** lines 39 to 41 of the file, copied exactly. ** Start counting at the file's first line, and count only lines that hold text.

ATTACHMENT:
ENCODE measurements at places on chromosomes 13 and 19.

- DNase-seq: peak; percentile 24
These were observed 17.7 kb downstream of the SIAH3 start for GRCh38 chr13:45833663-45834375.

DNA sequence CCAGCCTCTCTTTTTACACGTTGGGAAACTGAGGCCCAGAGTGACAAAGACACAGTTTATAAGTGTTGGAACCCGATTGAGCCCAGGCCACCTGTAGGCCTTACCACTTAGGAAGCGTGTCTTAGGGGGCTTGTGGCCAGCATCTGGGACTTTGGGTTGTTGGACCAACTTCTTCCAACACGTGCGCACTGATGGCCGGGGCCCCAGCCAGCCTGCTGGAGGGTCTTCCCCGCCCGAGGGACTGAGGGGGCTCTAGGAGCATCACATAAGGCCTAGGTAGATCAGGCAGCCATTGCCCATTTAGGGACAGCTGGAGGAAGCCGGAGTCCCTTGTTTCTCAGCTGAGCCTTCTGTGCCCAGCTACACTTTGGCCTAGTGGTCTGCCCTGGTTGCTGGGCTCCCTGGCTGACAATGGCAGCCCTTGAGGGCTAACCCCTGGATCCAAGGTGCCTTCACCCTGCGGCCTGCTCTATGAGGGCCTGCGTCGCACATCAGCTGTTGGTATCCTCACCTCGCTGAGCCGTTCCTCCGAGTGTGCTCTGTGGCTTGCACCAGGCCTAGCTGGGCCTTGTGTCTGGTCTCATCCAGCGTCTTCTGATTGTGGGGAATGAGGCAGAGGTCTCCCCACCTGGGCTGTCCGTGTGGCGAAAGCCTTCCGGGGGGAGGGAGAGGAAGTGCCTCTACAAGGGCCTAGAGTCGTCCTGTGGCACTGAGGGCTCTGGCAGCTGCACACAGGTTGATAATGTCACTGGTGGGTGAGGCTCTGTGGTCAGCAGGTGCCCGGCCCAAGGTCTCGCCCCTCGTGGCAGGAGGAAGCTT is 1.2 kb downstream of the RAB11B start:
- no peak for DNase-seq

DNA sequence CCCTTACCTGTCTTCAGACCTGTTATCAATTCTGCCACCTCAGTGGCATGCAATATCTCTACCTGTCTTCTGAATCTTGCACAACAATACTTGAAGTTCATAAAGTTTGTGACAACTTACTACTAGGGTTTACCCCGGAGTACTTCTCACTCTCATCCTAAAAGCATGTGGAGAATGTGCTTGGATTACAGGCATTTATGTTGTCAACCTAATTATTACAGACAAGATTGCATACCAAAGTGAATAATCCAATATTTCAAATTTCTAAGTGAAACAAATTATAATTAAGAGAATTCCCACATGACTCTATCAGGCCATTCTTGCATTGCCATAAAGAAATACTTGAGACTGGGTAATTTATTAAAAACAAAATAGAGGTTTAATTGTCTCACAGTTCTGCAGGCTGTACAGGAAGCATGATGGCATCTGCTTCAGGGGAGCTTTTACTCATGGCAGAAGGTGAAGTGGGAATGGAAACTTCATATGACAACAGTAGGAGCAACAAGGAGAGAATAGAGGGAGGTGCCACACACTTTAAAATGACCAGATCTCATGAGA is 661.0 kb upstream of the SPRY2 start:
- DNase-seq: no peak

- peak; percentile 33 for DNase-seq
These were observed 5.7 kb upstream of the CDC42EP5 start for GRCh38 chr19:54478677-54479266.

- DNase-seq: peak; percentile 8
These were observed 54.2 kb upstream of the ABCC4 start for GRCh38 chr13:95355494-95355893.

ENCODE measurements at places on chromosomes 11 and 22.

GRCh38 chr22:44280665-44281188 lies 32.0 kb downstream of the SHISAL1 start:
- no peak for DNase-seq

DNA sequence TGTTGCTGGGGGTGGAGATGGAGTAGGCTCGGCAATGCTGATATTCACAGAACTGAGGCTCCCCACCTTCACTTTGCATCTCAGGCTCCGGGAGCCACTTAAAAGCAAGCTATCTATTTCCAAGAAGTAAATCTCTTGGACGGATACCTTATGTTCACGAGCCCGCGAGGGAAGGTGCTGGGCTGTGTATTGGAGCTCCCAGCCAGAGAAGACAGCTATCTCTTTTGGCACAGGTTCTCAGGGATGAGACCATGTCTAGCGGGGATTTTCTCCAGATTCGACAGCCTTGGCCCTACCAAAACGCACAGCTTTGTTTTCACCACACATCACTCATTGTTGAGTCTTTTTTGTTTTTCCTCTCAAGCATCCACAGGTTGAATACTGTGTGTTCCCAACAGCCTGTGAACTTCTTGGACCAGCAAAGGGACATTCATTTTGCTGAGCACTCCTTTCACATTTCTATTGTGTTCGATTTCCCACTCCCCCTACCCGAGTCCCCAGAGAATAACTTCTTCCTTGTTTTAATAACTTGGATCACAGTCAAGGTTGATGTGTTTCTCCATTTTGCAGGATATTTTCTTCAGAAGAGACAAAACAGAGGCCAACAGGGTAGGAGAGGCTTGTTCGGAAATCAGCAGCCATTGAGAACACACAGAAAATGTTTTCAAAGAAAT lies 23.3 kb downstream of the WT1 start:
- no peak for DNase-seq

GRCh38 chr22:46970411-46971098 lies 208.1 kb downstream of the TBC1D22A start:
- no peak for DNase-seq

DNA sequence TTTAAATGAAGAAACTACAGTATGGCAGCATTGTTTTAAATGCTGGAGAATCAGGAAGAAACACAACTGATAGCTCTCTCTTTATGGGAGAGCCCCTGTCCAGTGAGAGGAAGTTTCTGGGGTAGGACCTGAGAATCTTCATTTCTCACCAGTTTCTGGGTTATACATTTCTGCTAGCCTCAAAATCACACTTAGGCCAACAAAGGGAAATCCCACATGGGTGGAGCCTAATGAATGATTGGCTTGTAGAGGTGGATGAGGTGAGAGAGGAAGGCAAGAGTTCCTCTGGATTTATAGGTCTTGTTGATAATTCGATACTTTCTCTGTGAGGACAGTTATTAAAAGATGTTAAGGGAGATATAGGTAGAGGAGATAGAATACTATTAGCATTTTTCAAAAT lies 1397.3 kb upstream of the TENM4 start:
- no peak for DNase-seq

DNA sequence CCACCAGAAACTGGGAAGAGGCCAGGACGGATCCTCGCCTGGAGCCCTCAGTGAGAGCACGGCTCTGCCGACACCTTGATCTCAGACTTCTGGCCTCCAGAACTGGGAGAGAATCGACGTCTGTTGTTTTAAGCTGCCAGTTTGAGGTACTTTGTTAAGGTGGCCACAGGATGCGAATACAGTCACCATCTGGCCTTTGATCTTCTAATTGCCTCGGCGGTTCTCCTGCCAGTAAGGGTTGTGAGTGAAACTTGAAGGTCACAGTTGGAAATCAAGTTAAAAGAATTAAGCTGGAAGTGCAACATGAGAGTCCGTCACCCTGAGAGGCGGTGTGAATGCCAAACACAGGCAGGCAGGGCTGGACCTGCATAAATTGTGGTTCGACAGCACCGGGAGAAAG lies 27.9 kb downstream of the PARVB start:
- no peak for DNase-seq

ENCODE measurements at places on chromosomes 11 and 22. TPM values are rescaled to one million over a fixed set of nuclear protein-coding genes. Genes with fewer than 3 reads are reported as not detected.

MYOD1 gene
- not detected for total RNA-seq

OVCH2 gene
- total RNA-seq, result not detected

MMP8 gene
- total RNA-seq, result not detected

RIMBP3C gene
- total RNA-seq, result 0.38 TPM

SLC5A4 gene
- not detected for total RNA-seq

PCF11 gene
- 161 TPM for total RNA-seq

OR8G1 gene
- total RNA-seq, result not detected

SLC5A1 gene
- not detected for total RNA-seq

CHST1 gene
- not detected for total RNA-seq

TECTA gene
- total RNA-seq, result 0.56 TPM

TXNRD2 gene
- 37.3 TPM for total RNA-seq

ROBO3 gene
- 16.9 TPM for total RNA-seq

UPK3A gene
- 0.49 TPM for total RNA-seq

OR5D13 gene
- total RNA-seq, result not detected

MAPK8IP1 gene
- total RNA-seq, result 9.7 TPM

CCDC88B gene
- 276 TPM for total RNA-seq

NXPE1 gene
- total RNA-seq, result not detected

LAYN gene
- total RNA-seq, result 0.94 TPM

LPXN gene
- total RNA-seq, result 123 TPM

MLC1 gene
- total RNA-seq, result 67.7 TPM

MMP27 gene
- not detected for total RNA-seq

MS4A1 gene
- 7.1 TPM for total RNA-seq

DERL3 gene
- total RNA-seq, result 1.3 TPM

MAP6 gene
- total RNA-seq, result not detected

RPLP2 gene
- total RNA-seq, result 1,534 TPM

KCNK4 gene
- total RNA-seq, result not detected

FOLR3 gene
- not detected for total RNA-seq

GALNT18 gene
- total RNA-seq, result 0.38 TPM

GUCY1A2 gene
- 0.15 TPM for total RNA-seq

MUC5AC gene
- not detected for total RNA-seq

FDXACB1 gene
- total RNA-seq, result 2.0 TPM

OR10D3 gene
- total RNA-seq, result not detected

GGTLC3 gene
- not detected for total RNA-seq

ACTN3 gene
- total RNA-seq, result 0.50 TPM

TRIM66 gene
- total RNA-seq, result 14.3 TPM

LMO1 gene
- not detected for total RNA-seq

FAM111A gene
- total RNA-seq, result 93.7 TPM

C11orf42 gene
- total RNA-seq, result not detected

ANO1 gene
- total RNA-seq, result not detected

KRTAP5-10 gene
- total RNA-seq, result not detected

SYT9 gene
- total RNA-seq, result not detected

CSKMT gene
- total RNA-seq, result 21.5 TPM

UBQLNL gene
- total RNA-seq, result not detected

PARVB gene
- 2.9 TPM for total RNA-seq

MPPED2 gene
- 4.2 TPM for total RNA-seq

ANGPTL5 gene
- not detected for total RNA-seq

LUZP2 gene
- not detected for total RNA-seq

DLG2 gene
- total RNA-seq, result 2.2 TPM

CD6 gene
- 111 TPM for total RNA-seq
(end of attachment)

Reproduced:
- not detected for total RNA-seq

CHST1 gene
- not detected for total RNA-seq